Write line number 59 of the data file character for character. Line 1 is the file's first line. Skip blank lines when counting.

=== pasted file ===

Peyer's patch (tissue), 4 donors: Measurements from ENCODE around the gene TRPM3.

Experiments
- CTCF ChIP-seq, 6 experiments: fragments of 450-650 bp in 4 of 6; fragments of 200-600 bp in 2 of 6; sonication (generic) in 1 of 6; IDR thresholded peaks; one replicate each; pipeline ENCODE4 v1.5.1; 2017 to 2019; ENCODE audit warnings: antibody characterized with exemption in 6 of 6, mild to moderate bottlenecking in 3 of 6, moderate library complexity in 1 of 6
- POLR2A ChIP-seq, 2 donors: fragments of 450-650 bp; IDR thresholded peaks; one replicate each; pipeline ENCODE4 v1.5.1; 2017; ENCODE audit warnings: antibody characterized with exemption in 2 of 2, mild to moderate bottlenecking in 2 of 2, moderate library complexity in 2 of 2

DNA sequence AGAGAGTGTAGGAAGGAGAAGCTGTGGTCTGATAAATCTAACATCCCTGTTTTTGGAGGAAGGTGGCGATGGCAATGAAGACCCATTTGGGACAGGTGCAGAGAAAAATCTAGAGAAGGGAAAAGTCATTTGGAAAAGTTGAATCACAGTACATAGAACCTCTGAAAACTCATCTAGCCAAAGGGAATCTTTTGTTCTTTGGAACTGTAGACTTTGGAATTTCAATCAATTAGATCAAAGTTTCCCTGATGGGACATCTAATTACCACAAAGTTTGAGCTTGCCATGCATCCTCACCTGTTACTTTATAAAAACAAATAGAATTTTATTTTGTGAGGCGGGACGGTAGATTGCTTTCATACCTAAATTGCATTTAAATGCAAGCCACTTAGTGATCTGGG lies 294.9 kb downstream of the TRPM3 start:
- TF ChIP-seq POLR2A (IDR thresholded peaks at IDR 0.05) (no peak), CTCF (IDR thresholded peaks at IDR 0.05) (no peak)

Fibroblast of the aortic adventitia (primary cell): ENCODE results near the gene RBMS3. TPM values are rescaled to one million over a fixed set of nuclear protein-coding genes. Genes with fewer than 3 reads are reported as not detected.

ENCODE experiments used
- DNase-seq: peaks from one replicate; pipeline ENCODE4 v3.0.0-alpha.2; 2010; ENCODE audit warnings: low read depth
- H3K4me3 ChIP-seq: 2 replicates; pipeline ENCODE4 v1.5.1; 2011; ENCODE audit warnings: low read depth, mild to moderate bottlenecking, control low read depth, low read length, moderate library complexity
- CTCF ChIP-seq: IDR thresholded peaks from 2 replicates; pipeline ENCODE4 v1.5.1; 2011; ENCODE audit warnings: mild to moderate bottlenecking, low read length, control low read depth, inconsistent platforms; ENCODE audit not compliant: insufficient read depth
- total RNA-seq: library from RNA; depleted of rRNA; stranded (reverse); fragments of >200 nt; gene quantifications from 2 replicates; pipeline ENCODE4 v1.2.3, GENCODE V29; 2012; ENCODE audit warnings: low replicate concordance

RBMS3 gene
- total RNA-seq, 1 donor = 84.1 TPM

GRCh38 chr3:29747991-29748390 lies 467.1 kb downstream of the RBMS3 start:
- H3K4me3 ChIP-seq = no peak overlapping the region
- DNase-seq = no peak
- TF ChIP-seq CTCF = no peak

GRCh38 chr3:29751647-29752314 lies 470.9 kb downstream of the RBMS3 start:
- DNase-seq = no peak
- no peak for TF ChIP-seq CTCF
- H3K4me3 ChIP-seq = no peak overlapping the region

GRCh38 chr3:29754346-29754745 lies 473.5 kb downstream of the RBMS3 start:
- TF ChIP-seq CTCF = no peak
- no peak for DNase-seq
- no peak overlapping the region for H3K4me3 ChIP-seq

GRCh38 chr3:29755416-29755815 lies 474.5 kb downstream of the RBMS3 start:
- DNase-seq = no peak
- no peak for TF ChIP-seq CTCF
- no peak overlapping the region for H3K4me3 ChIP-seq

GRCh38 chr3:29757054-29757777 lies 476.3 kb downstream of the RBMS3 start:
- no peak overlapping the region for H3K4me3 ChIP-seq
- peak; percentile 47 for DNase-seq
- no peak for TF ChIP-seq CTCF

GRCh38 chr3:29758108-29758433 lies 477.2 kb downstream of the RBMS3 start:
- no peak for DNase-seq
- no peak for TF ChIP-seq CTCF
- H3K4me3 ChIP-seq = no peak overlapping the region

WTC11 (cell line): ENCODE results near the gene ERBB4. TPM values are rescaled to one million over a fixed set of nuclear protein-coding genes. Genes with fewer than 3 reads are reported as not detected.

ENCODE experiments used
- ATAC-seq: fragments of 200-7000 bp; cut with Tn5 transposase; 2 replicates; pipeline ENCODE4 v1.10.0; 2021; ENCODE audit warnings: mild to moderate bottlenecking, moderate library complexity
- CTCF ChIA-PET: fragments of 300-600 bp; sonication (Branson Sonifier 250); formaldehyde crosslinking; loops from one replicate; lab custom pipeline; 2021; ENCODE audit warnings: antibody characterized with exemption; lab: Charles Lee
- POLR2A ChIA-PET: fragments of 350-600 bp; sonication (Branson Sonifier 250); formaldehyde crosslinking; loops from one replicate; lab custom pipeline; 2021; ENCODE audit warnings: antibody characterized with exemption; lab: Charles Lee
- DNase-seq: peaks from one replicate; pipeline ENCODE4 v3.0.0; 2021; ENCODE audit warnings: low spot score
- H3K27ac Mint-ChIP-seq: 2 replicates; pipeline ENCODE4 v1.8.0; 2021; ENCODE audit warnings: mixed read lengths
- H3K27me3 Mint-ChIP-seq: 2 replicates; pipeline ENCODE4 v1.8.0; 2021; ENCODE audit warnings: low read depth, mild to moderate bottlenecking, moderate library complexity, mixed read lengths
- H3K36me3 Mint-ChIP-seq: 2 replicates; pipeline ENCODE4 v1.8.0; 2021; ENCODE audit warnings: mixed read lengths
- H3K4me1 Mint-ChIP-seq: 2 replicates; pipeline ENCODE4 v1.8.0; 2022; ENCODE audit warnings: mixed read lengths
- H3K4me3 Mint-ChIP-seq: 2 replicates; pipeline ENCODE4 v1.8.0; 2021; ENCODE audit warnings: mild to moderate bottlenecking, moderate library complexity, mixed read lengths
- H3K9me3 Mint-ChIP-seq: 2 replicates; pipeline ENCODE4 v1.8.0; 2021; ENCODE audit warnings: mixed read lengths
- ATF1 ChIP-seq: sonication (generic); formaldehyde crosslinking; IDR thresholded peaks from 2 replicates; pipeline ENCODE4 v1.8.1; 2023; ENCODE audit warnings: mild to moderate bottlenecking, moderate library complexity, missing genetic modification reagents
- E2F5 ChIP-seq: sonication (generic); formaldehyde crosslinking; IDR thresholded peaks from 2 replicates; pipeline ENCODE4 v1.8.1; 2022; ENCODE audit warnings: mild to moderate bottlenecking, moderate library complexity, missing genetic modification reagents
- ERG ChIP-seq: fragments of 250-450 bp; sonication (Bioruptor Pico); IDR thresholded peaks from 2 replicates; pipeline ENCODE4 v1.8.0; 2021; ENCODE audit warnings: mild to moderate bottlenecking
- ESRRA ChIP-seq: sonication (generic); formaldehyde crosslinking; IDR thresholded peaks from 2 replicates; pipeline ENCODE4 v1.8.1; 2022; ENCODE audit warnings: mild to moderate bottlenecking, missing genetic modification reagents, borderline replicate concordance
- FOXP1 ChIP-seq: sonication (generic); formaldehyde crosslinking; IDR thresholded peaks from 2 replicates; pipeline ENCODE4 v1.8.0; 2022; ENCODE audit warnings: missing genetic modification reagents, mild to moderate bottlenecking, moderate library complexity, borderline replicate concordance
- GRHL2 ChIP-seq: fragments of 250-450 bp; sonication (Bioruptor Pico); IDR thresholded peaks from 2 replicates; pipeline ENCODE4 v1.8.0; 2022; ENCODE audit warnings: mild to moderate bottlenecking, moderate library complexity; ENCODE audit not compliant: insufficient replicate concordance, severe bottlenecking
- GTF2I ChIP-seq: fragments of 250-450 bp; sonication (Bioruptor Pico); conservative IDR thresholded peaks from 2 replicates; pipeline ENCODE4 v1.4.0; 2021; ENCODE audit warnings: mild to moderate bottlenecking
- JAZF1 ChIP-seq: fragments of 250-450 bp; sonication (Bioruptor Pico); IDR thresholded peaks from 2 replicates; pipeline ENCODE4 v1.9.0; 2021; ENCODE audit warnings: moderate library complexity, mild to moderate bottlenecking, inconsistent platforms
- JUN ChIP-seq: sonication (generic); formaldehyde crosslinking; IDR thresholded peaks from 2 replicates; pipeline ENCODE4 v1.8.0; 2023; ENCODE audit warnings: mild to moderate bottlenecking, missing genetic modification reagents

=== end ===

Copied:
- JUN ChIP-seq: sonication (generic); formaldehyde crosslinking; IDR thresholded peaks from 2 replicates; pipeline ENCODE4 v1.8.0; 2023; ENCODE audit warnings: mild to moderate bottlenecking, missing genetic modification reagents